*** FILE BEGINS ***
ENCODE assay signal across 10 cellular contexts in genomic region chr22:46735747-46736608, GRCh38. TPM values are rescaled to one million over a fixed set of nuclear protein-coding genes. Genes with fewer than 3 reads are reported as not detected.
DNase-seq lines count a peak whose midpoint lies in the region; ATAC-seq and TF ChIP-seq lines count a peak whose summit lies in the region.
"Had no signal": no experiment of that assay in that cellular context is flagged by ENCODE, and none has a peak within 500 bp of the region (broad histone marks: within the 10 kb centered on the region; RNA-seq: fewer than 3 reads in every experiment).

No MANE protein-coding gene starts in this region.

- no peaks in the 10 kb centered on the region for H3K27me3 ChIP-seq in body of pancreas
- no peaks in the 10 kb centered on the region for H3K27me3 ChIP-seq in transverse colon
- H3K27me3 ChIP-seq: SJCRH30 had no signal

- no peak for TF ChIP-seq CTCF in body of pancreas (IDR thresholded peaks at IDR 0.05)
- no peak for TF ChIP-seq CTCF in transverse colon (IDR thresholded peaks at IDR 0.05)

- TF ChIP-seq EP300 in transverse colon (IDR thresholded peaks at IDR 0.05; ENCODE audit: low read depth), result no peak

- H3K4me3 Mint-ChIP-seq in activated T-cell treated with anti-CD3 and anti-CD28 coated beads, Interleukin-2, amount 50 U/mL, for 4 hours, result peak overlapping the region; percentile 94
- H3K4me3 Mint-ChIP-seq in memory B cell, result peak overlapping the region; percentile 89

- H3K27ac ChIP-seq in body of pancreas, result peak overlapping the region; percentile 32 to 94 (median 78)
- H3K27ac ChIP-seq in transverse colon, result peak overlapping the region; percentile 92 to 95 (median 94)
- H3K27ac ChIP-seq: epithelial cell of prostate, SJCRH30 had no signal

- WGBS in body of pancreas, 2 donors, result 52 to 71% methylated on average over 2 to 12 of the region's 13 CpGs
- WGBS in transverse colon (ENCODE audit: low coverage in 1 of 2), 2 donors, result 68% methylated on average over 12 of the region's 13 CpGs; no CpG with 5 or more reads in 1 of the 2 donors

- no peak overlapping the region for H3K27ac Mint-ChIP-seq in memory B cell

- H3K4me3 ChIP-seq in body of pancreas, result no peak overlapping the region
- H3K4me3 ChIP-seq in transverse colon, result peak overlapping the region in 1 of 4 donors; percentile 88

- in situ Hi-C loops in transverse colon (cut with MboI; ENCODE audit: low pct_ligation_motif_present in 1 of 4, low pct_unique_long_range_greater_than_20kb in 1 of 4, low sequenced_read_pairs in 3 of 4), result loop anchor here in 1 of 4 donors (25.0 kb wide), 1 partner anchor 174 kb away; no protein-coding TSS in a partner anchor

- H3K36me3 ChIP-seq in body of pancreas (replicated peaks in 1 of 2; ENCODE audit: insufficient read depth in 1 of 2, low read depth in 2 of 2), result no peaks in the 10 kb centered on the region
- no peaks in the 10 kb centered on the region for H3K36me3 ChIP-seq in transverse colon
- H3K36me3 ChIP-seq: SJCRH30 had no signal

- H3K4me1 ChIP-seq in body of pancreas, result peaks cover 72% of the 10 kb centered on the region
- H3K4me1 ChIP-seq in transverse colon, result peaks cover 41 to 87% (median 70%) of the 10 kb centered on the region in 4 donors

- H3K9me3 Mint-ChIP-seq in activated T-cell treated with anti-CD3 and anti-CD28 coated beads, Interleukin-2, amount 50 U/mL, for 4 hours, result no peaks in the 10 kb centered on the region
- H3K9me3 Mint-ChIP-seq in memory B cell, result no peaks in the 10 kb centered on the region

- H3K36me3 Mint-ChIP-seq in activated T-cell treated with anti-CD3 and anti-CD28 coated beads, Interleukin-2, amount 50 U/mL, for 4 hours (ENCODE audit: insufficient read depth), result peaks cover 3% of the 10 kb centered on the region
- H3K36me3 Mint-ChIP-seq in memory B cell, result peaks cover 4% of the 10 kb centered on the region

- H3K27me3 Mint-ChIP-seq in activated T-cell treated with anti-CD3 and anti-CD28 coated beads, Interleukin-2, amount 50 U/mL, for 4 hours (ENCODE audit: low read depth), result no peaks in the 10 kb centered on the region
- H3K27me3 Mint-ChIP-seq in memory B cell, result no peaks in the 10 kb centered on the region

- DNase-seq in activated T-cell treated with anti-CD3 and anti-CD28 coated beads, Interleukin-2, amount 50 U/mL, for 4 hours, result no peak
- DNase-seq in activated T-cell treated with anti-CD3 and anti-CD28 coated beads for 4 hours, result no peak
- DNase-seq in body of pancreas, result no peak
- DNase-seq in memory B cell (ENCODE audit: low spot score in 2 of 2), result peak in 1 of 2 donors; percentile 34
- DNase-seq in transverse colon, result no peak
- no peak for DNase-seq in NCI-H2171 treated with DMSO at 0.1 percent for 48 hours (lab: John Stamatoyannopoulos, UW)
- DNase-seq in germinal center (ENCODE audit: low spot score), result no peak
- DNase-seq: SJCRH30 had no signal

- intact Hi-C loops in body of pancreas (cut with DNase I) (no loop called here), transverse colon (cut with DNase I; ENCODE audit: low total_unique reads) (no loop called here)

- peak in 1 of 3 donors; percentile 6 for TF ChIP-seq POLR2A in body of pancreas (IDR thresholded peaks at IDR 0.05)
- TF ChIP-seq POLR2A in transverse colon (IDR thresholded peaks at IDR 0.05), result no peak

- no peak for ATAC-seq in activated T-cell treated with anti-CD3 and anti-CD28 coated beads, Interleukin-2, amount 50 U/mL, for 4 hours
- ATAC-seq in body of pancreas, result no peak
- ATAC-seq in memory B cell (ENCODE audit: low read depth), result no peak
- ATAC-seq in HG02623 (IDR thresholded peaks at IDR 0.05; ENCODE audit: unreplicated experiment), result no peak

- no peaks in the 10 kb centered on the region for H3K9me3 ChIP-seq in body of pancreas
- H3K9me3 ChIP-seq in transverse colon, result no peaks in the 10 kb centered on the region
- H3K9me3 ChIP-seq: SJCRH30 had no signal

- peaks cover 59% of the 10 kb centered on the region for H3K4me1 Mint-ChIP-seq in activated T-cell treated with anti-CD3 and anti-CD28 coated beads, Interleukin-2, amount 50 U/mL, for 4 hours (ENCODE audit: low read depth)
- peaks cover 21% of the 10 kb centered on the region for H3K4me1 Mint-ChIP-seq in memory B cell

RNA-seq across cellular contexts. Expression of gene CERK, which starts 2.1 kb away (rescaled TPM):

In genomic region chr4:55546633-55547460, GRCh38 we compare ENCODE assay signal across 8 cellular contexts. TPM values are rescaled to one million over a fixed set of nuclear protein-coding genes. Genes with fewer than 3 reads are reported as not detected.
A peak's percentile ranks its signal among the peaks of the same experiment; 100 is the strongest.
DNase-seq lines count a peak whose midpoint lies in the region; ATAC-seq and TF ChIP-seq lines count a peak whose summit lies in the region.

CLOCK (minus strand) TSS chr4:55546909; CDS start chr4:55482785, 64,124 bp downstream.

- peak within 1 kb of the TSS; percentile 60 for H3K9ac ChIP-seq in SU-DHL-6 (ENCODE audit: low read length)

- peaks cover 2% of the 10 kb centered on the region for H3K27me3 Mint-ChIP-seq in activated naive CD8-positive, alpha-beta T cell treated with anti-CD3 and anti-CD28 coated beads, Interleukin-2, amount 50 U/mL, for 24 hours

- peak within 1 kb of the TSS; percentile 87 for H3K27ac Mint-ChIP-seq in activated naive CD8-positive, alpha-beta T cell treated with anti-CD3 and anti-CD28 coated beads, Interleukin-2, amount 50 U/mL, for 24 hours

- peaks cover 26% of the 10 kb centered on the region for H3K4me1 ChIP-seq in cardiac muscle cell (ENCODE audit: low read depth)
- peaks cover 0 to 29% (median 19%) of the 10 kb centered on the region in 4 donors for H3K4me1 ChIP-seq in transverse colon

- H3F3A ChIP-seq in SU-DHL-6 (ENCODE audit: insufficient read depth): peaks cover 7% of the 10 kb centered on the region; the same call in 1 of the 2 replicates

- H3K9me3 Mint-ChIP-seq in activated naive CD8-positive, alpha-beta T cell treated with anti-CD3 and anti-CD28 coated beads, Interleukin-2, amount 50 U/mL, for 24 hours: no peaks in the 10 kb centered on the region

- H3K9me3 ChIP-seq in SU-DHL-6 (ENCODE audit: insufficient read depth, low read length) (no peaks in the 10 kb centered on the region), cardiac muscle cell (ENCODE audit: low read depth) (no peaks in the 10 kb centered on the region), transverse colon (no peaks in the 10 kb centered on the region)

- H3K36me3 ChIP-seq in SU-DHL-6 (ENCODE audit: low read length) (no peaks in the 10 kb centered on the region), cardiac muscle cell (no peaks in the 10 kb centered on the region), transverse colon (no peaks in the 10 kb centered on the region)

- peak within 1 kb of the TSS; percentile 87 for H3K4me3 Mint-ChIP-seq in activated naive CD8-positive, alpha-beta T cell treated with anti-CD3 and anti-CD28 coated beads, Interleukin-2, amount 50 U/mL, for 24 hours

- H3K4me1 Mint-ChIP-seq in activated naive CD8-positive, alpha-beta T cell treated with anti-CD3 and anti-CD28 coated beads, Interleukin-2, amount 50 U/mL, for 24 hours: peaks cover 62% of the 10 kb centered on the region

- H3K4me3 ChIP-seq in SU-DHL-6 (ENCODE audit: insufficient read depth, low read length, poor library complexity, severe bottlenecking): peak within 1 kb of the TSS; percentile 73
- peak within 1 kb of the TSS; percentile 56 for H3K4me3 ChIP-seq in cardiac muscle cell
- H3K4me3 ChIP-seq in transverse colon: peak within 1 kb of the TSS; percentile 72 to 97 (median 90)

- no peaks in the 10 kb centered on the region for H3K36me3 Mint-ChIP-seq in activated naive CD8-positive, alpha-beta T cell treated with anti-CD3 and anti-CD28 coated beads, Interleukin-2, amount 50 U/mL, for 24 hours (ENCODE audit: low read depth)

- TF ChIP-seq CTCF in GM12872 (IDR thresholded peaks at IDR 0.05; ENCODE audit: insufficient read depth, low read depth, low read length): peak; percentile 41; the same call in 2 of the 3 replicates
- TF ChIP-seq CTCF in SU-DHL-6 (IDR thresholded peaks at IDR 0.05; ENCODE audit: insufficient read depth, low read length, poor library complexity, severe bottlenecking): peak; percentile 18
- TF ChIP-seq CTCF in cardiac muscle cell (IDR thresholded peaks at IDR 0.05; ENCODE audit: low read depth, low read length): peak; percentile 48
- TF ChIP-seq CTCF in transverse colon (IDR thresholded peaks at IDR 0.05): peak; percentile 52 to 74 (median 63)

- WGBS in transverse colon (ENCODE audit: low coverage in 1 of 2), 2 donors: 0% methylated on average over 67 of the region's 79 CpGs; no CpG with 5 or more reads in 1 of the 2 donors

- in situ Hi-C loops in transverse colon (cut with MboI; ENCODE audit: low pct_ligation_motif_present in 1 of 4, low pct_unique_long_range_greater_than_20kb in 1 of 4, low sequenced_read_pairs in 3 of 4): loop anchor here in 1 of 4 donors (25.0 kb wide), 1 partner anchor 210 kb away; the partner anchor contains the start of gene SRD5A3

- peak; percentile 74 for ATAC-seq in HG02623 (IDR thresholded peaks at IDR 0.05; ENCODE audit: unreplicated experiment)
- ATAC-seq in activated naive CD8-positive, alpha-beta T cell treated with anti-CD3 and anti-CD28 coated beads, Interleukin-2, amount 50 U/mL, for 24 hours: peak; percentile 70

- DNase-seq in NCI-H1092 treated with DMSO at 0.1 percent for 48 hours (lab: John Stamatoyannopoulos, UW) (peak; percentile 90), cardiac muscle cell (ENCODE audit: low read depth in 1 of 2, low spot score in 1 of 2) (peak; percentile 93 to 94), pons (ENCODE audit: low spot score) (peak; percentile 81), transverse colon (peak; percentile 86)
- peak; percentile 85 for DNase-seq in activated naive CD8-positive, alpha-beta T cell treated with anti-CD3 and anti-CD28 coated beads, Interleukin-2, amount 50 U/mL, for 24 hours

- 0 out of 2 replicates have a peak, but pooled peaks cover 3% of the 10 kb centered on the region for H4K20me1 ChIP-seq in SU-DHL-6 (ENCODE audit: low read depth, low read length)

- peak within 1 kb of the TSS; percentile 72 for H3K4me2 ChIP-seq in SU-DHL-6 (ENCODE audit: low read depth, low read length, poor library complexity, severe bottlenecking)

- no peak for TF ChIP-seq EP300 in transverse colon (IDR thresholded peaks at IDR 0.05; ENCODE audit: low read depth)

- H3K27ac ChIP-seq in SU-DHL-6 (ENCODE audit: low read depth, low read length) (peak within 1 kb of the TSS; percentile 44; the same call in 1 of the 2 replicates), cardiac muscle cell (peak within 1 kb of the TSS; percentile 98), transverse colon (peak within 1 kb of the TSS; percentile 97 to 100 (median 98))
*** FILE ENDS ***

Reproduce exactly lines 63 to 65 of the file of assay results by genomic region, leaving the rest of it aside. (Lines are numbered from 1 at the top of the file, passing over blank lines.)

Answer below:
- H3F3A ChIP-seq in SU-DHL-6 (ENCODE audit: insufficient read depth): peaks cover 7% of the 10 kb centered on the region; the same call in 1 of the 2 replicates

- H3K9me3 Mint-ChIP-seq in activated naive CD8-positive, alpha-beta T cell treated with anti-CD3 and anti-CD28 coated beads, Interleukin-2, amount 50 U/mL, for 24 hours: no peaks in the 10 kb centered on the region

- H3K9me3 ChIP-seq in SU-DHL-6 (ENCODE audit: insufficient read depth, low read length) (no peaks in the 10 kb centered on the region), cardiac muscle cell (ENCODE audit: low read depth) (no peaks in the 10 kb centered on the region), transverse colon (no peaks in the 10 kb centered on the region)